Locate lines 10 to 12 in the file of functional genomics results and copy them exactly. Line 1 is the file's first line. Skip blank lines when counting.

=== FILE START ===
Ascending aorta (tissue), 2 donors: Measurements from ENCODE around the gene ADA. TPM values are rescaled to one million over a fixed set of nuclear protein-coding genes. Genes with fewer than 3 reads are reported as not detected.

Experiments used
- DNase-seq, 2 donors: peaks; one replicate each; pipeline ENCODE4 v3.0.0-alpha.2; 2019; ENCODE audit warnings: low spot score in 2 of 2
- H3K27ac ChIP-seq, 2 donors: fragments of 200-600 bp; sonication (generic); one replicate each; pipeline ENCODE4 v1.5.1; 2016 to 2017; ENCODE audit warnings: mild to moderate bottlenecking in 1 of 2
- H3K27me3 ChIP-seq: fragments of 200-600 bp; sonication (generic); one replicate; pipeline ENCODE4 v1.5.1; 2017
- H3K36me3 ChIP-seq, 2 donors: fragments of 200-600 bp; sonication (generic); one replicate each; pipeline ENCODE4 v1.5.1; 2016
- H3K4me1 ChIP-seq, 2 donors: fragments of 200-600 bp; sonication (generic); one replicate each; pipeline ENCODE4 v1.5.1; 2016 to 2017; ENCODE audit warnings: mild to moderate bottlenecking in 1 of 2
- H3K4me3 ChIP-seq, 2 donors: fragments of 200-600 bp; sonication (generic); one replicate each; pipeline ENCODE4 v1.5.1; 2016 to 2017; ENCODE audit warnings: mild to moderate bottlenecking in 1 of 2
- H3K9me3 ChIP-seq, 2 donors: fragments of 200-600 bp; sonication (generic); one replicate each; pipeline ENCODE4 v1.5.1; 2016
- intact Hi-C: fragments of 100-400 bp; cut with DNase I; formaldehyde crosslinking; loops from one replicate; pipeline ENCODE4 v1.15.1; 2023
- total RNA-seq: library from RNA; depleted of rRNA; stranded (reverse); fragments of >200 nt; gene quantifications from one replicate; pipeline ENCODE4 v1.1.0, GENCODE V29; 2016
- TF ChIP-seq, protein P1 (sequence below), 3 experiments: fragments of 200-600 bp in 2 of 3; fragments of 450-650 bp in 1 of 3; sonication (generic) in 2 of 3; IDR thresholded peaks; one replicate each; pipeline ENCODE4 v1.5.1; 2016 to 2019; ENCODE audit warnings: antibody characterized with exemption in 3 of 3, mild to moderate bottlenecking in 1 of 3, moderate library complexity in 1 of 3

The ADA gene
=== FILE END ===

- intact Hi-C: fragments of 100-400 bp; cut with DNase I; formaldehyde crosslinking; loops from one replicate; pipeline ENCODE4 v1.15.1; 2023
- total RNA-seq: library from RNA; depleted of rRNA; stranded (reverse); fragments of >200 nt; gene quantifications from one replicate; pipeline ENCODE4 v1.1.0, GENCODE V29; 2016
- TF ChIP-seq, protein P1 (sequence below), 3 experiments: fragments of 200-600 bp in 2 of 3; fragments of 450-650 bp in 1 of 3; sonication (generic) in 2 of 3; IDR thresholded peaks; one replicate each; pipeline ENCODE4 v1.5.1; 2016 to 2019; ENCODE audit warnings: antibody characterized with exemption in 3 of 3, mild to moderate bottlenecking in 1 of 3, moderate library complexity in 1 of 3